Carp are the target of the ACT government's catch and destroy mission as teams work to drain Upper Stranger and Isabella ponds in Tuggeranong.
The introduced species, known to reduce water quality, will be eradicated from the two waterways before improvement and weir expansion works start as part of the joint Australian and ACT governments $80 million ACT Healthy Waterways Project.
ACT aquatic ecologist Matt Beitzel expected between 1000- 2000 carp would be captured from each pond, euthanised and turned into compost by a contractor.
Using a large bobcat to create chanels for drainage and large sweeping nets teams hauled in fish, tennis balls, illegal yabby nets and even an broken empty personal safe.
Mr Beitzel said Golden Perch and Murray Cod would be relocated if found through the process and once the works were complete and ponds naturally refilled the area would be re-stocked.
"This pond is being drained to eliminate carp but Isabella Pond will have wetlands built into it over the next 18 months," he said.
"These ponds are open to fishing, obviously not while construction is happening, but we will restock them with fish people can fish for."
Waterwatch and Southern ACT Catchment Group ACT Indigenous Green Army volunteers assisted with the surveying 100 carp caught from the pond.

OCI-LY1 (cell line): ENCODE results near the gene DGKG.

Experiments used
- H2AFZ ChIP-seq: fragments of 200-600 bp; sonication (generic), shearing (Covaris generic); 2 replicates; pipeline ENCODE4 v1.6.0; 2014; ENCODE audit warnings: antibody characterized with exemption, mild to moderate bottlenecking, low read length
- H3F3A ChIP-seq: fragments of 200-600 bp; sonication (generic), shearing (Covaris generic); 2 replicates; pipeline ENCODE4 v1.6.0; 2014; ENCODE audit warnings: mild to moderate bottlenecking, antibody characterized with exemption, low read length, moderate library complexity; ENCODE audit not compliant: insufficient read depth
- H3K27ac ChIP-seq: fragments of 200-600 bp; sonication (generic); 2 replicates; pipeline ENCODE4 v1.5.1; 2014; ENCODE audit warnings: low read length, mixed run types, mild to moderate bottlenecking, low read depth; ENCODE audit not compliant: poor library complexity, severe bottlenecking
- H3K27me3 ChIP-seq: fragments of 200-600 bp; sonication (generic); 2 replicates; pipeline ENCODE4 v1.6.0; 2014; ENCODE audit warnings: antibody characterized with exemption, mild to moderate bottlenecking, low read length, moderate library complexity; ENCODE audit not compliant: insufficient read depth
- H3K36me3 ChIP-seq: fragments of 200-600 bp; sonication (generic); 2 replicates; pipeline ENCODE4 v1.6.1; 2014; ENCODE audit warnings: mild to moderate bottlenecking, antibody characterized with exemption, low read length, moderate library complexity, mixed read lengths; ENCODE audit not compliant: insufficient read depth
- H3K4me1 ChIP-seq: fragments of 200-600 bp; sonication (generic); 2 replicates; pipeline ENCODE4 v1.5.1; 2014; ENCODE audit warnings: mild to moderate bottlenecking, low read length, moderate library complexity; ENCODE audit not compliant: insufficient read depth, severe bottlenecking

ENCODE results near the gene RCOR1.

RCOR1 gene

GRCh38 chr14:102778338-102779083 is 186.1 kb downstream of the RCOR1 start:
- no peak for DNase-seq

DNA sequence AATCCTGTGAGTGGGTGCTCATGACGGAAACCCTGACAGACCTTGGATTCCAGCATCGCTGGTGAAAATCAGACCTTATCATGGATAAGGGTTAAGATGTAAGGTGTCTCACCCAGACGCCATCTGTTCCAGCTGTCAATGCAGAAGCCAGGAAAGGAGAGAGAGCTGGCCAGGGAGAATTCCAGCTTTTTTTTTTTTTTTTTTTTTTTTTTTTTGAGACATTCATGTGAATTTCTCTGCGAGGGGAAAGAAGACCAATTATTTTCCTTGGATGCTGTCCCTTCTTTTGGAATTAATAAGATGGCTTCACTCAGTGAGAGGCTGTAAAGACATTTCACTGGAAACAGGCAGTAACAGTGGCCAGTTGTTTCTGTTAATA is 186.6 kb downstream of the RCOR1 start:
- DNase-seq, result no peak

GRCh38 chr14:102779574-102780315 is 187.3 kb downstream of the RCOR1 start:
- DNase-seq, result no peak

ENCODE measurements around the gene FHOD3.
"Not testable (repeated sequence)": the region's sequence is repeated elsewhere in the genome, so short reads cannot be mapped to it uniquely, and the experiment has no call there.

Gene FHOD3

However they required a bit of help wrangling one of the heaviest caught, a female carp filled with eggs weighing 9 kilograms.
Each fish was put into an anesthetic solution to be euthanised, then weighed, measured and decapitated so forensic analysis can be done on the fish's ear bone called an otolith.
The tiny ear bone has rings like a tree which scientists analyse to determine age and life patterns.
"When we extract it we can age the fish, see how long it has been in the pond, how quickly they grow so we can work out population dynamics," he said.
"What we will end up with from these two lakes is a benchmark to measure the other lakes against in terms of total volume. That will help us if the carp herpes virus or biocontrol is released to plan for the clean up."
Environment directorate staff are due to drain Isabella Pond in the coming weeks and Mr Beitzel hoped the two waterways will soon be some of the territory's healthiest.
"We'd hope these ponds remain carp free for a long time to come," he said. "That does depend a lot of the public not putting carp back in but moving fish around is illegal."